Save Gas without Driving Less
How you accelerate can affect your gas mileage. Plan your trips so that you can avoid any road construction, or areas in which there’s a great deal of stop-and-go driving. Also, use cruise control on the highway to ensure a consistent speed.
Gas Flow (Combustion)
Making sure that your gas flow is not blocked is vital to getting the most gas for your money. Optimal use of your gasoline is helped through the removal of deposits on your fuel injectors. Deposits have been found to start forming in as few as 1,500 miles. Studies have shown that deposits can decrease your fuel efficiency by as much as 11 percent. A great way to keep deposits from accumulating in your fuel system is to use STP® Gas Treatment, which contains jet fuel, every time you fill up.
According to industry sources, underinflated tires cut fuel economy by as much as two percent for each missing pound of pressure. If your tires are underinflated, your engine will have to work harder to push your vehicle. Keep in mind that warm tires can give an inaccurate reading, because heat buildup increases tire pressure. Be sure to check your tires' air pressure when they haven’t been driven for more than a mile. Make sure that your tires are inflated in accordance with your owner’s manual—overinflating will result in a harder ride.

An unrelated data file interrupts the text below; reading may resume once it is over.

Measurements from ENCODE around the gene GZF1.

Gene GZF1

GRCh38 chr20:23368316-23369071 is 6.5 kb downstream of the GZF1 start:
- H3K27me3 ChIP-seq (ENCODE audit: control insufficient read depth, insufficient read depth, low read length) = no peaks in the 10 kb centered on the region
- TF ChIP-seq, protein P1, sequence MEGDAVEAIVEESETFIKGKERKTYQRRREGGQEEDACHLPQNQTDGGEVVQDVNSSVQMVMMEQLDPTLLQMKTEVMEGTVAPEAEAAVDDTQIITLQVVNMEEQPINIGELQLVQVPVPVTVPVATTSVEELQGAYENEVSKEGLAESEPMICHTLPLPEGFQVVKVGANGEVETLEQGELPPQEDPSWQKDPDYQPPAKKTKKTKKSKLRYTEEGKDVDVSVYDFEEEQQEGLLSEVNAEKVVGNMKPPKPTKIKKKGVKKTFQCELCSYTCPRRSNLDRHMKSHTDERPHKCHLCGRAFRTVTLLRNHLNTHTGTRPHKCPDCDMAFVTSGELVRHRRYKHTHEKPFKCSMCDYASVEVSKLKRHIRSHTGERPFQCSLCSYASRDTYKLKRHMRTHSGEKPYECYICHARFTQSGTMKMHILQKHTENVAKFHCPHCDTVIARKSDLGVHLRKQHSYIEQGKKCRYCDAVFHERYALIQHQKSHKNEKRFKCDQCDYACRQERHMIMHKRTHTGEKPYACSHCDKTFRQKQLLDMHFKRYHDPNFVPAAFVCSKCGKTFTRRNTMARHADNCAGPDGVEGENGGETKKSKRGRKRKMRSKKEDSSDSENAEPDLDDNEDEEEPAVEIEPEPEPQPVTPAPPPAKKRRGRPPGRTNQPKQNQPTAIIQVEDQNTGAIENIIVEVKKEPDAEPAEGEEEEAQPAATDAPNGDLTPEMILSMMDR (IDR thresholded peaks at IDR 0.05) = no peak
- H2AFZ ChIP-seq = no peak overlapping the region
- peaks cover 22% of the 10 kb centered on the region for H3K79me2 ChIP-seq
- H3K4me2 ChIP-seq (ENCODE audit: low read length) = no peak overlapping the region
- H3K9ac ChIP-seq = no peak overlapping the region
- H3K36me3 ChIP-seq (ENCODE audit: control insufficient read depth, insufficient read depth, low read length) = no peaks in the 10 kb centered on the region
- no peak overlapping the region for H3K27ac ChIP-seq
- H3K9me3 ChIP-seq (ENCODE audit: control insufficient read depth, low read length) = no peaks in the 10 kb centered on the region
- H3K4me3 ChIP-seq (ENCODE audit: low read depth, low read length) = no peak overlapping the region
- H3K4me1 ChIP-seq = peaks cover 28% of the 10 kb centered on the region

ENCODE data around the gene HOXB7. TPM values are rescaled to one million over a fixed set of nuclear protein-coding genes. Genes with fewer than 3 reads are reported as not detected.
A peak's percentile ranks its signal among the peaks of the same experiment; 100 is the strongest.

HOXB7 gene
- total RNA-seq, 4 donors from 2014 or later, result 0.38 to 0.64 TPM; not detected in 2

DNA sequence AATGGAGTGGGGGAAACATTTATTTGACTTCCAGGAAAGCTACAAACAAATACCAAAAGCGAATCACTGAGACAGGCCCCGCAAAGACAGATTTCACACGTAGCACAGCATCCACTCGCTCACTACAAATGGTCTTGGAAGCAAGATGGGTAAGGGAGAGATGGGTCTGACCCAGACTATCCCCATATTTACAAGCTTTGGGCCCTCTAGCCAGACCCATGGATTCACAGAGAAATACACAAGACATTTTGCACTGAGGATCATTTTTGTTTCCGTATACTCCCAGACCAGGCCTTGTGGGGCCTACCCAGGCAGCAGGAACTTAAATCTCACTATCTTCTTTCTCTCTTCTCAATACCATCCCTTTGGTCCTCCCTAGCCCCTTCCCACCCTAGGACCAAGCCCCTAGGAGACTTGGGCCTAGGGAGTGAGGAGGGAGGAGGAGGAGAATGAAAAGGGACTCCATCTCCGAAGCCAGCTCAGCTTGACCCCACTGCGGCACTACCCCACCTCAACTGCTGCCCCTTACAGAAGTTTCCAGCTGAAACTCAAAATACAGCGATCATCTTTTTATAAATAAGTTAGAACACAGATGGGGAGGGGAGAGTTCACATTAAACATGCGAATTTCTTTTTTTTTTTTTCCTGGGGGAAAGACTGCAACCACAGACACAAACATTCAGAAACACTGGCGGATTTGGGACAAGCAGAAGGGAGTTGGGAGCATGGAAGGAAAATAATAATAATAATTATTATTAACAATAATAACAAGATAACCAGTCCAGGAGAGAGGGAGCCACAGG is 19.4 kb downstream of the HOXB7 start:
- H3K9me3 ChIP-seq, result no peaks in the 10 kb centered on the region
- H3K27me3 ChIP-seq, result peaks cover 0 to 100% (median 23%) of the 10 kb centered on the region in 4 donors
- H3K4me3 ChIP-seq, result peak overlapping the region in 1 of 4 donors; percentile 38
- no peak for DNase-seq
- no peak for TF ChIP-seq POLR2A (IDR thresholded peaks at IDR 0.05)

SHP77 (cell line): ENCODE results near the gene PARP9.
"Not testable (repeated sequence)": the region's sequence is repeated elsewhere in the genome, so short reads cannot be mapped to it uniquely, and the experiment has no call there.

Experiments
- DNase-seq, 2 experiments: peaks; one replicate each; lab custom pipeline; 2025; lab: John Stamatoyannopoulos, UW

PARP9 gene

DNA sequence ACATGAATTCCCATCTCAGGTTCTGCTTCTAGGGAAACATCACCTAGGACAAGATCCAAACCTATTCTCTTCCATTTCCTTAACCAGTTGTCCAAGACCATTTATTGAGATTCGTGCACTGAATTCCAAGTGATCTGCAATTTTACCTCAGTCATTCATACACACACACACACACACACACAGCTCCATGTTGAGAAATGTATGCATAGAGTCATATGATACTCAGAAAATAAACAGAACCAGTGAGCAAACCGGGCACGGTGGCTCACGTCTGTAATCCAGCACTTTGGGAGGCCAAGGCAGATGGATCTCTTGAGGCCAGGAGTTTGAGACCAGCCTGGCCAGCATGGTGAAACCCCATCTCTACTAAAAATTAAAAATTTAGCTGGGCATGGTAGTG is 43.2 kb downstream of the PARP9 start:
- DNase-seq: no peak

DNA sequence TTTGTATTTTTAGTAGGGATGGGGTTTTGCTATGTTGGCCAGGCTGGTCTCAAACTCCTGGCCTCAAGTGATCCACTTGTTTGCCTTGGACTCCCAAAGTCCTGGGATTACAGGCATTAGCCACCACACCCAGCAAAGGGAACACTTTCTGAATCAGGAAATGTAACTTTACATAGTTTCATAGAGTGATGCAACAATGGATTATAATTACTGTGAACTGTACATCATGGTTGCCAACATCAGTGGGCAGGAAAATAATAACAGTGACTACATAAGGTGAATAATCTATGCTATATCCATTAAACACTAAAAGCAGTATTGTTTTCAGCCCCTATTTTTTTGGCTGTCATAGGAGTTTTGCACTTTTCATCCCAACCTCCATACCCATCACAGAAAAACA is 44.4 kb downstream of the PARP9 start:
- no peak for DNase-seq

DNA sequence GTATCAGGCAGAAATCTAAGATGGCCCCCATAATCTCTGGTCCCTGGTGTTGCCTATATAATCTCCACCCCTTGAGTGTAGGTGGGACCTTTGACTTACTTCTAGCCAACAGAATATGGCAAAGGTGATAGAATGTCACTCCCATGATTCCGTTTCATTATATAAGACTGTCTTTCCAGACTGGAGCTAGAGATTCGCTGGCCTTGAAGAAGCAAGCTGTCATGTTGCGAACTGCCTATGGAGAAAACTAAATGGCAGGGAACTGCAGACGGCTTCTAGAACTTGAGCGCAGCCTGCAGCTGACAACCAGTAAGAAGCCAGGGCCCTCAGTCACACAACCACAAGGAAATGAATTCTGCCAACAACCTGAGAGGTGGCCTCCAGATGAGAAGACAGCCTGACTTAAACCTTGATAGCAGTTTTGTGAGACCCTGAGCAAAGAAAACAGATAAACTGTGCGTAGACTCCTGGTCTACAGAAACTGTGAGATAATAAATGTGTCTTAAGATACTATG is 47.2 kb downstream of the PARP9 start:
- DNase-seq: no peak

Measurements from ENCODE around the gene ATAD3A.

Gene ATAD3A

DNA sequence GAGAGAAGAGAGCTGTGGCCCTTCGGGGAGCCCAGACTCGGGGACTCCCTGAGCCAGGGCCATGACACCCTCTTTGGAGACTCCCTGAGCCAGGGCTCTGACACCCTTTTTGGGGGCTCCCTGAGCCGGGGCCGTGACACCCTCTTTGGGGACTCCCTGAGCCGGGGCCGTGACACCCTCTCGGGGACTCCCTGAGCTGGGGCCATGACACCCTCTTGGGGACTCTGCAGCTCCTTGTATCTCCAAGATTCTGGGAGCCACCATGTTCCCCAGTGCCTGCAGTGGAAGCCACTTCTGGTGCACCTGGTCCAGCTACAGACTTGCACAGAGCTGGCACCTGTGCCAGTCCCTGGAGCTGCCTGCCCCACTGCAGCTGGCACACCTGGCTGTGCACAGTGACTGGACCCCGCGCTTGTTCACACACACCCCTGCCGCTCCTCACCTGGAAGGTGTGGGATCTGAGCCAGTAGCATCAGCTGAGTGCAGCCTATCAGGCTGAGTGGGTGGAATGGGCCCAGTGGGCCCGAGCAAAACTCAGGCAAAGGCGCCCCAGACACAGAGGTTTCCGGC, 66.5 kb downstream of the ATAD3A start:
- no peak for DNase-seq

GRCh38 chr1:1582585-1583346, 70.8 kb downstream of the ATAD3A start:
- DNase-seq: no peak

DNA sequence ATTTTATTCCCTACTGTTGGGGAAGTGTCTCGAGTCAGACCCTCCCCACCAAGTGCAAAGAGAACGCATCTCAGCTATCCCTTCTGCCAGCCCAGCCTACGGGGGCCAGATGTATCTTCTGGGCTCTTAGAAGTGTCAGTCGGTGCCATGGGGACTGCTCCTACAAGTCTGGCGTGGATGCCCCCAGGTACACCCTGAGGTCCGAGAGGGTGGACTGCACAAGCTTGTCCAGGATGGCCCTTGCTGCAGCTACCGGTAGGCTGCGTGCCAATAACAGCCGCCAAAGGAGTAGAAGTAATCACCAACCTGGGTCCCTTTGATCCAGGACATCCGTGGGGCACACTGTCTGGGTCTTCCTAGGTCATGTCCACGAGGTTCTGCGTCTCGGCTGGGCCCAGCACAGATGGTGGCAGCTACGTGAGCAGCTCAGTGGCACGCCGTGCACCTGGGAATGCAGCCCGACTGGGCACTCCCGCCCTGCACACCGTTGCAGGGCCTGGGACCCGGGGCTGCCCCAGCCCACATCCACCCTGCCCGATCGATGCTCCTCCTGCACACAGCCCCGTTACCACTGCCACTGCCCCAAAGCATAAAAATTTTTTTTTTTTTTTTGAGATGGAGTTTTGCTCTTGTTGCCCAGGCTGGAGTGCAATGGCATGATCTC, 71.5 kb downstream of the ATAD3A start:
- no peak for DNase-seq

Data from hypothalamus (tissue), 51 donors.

Make sure that the weight in your car is properly distributed. Don’t carry a lot of weight on top of your car, and if you do, be sure to use a carrier so that the weight will be distributed more evenly. Also, carry only basic emergency equipment and items you really need in your trunk.
The amount of resistance put on your car can have an effect on the fuel economy. The faster you drive, the more the aerodynamic drag increases. Remove bike racks or carriers when they are not being used—they can add unnecessary resistance to your vehicle.
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